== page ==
By New Times
By Derek Askey
By Mark Deming
By Serene Dominic
By Jason Keil
By Robrt L. Pela and Amy Silverman
By Jeff Moses
By Serene Dominic
"Back then, we called ourselves Esenem [pronounced "S&M"] for Schulz and McSpadden," says Schulz. "Our very first collaboration, 'Dream State,' came out on a cool underground label out of L.A. called Crap Records." Lucky for them, the record's fortunes didn't torpedo down the toilet, and got the team a lot of positive attention.
Schulz and McSpadden began releasing their own work on Plastik Records and pitching the A&R reps they knew at major labels for a shot at a high-profile remix. But when they finally scored a hit, it wasn't with their weapon of choice.
"I'd been bugging Epic Records to give us a project. At first, when I heard who it was, I said 'no way,'" Schulz recalls with feigned horror. "Then the A&R rep played it to me over the phone and I was amazed that she really could sing." The song was a remake of Sylvester's "You Make Me Feel (Mighty Real)" and the artist was Sandra Bernhard. "It was our first paycheck and first Top 20 record on the Billboard dance chart," says McSpadden, grinning.
Ironically, where Bernhard trod, ex-gal pal Madonna was soon to follow.
"A friend at Warner Bros./Sire Records was trying to get us to play 'Love Don't Live Here Anymore' at the club," remembers Schulz. "I laughed at him because it was a slow ballad. But I knew of all these bootlegs floating around of a Sade ballad that was remixed so I said, 'What's the possibility of hooking me up with an a cappella track of the song and letting us do a remix?' I was really surprised when we got the DAT tape of Madonna's vocals in the mail.
"Then, I thought it would just be something we'd have to play when we do a gig or event somewhere so we'd have something that no one else in the world would have, an exclusive remix of Madonna. I didn't think it would ever come out."
Warner Bros. sent Plastik's remix to Madonna while she was on location for Evita, and she reportedly loved what she heard and approved its release. "They did 1,000, 2,000 copies that went to DJs and radio stations to see if it might stick to the wall," says McSpadden.
It did. In New York record specialty shops, Plastik's Madonna remix is stuck on the wall with a $200 price tag. "And we had, like, 20 of 'em we gave away to friends," mourns Schulz.
McSpadden says there is talk of releasing the remix as the B-side to Madonna's next single from the Evita soundtrack.
With that kind of star power dressing up their resumes, Schulz and McSpadden say they're getting more selective about who they let in their speakers.
"We've been trying to barometer the artists we work with now," says McSpadden. "We used to do anything, even something that wasn't that great, just to get our foot in the door and build some credibility with our friends at the label. If you can take something that's absolutely horrendous and make it awesome, you get a lot of credibility. How many times have you heard a cool remix of a horrible song? Armand Van Heldon did remixes of Ace of Base and made a name for himself because he just tore it out, y'know?"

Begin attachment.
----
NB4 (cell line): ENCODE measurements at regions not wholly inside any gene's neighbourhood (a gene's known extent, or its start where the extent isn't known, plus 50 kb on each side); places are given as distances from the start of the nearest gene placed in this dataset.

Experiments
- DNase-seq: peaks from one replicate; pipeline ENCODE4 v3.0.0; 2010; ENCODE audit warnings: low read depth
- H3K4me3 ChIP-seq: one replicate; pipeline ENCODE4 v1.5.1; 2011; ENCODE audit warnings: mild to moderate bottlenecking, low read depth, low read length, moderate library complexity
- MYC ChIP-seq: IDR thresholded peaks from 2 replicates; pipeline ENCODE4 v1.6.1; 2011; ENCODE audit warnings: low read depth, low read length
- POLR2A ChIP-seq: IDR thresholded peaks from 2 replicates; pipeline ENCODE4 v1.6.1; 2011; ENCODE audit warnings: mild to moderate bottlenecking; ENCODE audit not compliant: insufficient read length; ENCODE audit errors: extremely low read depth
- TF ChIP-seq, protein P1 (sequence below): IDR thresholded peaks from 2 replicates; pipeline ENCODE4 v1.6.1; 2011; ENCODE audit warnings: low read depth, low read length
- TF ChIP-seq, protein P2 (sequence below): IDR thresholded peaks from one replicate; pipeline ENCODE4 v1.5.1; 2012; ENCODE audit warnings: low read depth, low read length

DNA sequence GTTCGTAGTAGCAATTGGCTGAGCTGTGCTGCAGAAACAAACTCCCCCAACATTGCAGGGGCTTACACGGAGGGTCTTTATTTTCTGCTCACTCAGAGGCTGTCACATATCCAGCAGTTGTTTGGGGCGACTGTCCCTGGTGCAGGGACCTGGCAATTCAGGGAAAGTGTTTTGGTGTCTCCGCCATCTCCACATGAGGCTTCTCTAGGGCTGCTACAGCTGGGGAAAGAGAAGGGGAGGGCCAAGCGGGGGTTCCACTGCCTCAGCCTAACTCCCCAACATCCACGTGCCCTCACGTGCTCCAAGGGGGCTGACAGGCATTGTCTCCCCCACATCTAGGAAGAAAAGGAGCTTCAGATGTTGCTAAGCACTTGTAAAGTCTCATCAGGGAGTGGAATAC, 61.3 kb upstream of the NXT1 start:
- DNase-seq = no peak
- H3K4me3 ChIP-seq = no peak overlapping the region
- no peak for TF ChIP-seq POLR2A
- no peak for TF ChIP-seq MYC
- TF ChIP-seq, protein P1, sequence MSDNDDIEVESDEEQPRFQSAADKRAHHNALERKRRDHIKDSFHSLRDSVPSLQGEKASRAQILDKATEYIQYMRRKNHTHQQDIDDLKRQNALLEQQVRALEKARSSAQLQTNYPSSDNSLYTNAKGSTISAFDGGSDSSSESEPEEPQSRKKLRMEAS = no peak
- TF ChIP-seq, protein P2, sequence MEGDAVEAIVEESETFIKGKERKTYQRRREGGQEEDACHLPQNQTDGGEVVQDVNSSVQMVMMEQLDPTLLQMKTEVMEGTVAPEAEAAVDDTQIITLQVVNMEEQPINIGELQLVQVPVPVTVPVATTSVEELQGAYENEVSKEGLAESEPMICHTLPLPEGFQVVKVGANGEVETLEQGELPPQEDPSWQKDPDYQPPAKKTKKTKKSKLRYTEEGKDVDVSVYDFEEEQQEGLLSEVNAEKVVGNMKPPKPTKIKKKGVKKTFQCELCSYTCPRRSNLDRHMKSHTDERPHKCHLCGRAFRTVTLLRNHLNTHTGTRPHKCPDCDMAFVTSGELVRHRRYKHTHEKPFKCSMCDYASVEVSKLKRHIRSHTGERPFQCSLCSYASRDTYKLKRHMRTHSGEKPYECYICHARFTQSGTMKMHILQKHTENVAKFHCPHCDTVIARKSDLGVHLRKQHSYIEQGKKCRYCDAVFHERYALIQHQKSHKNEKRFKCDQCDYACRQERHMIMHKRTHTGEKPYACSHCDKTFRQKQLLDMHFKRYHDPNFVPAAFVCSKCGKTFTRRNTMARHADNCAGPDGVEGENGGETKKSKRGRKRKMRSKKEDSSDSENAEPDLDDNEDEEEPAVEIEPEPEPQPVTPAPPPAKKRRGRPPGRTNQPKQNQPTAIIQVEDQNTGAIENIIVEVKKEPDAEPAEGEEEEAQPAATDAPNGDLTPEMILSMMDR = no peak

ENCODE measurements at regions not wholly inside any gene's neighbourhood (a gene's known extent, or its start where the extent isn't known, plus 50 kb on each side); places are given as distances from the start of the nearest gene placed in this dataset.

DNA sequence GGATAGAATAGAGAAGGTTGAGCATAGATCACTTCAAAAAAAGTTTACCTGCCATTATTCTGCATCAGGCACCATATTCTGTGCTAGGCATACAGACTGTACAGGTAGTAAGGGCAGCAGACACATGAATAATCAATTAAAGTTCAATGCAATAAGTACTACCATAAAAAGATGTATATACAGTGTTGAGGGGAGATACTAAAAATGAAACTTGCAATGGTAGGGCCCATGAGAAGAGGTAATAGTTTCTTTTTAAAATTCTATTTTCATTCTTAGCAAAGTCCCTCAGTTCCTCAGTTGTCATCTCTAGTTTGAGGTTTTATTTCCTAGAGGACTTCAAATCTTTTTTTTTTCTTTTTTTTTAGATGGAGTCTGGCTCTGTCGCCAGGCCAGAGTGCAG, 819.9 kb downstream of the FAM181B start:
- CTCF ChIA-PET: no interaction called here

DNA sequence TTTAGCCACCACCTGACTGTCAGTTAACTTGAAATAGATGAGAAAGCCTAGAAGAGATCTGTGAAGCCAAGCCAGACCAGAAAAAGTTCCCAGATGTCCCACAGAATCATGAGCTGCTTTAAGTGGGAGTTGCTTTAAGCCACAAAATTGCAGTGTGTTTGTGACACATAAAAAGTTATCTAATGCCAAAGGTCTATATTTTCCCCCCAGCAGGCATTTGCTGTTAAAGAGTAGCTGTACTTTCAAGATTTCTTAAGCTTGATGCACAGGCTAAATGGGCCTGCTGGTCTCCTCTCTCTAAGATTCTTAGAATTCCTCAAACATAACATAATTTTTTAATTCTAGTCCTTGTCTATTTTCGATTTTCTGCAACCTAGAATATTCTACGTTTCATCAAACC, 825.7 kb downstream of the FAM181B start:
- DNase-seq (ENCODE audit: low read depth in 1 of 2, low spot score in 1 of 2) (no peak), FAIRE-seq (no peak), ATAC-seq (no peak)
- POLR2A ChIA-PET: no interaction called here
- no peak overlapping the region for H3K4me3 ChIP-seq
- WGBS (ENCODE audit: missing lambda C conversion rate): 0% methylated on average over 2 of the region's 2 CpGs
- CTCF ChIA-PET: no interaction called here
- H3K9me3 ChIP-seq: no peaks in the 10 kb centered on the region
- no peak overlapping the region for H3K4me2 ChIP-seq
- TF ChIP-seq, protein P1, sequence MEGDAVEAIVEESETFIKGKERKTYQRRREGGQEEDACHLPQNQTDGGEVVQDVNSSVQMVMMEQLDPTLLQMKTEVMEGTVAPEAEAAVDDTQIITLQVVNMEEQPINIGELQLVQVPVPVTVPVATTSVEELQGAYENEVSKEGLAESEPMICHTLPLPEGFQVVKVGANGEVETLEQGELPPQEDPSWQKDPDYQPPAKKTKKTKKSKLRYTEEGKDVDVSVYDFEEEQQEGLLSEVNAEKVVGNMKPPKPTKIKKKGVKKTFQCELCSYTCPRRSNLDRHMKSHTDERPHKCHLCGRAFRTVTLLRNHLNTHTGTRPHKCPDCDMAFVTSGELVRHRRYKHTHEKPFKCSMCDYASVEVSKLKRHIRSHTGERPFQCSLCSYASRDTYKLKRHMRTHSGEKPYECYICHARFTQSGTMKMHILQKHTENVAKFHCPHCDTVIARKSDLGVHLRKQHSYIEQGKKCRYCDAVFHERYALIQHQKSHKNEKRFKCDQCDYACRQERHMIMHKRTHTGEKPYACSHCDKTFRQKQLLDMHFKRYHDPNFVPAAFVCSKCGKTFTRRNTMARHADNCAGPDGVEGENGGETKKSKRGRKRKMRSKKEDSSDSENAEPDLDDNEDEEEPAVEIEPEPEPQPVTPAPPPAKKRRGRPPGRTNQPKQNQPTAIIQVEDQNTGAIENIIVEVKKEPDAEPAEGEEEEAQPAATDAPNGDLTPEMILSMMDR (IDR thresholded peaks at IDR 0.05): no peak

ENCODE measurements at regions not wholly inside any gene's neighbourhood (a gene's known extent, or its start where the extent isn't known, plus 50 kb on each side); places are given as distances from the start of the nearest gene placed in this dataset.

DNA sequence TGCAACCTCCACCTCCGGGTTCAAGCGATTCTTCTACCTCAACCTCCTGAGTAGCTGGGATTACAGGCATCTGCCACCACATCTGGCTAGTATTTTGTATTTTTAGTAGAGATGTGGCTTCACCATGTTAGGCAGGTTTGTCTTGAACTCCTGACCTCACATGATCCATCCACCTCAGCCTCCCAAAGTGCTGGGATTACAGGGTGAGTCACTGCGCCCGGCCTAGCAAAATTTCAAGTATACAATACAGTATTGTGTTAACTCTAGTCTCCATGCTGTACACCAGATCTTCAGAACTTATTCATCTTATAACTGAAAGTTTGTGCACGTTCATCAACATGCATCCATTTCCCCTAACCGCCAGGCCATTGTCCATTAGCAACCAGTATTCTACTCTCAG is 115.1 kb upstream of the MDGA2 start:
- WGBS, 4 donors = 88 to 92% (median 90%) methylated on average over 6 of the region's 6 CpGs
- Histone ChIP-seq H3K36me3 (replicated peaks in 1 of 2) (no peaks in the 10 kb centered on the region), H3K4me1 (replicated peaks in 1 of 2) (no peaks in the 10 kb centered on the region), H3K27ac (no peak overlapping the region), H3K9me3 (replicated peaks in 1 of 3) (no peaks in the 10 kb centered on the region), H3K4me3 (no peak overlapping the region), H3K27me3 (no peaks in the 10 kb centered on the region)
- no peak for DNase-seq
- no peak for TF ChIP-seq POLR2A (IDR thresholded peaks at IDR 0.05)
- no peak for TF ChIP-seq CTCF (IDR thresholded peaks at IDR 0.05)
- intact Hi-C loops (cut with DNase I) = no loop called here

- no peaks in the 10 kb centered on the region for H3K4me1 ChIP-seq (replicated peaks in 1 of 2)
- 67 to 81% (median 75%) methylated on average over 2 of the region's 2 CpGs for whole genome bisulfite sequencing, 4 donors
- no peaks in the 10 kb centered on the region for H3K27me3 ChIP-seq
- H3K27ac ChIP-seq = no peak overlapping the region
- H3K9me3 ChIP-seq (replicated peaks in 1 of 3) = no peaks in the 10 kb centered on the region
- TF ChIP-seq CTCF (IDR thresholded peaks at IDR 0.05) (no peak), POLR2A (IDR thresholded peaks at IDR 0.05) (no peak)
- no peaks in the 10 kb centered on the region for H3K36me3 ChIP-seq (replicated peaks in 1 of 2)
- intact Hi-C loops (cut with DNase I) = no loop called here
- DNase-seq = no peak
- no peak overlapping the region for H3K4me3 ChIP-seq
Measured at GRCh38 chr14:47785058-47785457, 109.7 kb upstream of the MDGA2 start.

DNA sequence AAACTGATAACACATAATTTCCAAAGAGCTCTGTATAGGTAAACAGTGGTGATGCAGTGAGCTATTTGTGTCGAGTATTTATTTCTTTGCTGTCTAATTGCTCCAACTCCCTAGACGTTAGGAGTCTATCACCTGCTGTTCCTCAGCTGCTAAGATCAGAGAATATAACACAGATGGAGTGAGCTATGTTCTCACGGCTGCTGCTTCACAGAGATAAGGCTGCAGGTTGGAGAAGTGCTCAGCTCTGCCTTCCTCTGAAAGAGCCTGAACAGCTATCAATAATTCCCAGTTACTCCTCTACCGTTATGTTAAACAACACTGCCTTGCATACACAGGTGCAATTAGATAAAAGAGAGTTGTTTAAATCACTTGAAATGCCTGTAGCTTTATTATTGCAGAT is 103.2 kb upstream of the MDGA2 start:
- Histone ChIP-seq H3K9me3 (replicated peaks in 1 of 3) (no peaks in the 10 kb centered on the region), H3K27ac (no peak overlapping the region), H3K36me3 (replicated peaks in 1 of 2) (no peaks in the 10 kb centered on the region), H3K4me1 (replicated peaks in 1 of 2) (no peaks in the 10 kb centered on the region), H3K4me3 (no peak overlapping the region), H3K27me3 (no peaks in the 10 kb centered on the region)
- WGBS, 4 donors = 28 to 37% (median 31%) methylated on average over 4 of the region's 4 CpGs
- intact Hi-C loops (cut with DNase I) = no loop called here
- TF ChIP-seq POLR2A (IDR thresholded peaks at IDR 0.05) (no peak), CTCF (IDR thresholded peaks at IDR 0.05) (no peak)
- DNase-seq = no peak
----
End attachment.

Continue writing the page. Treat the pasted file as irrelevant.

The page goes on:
"We went about it the wrong way when we were doing horrible artists," says Schulz. "We were trying to enhance the artists, when in reality what the artist needed was a complete butchering job. We should've enhanced us, done our flavor, and just used the artist's vocal samples."
With all the incoming remixes, the pair often likes to enlist the help of a small number of musician friends, particularly keyboardists, like Roger Wade, who specializes in changing chord sequences, and Rodney "R.K." Jackson and Brian Stewart, who add gospel and jazz flourishes to Plastik's arsenal. Neither Schulz nor McSpadden considers himself "a player," but both express a desire to work with more live instruments on future releases.
It's now a few minutes after opening on a Friday night at the Works--time to see how the Poe remix holds up. Like a two-in-the-morning kind of song. If the "Hello" remix sounds too innocuous to the early birds straggling into the club, it's back to the mixing board. Schulz goes on a tour of favorite spots to stand in the club to watch the crowd and check for woofer vibration. He's happy with what he sees and feels. The remix is ready.
Next, it's back to the DJ booth to spin some of his new favorites. Many of the European releases Schulz plays favor long "dropouts," where the music stands suspended in silence for what seems like an eternity.
"When people are X'ing, a five-minute dropout can seem like 30 seconds," he grins, head bopping up and down to the reestablished beat. "A good light man can take that and turn it into a moment. It's a breather after constant beats all night long."
A good dance remix, Schulz explains, will take a few minutes to establish the beat before the vocals come in--giving a club DJ time to mix one remix in as he takes the other out. Once the hook is set, the pretty, tripped-out vocals come in for a while, then give way to an interlude that gives the DJ the opportunity to either mix the record out or let it play for another cycle, depending on the crowd's vibe.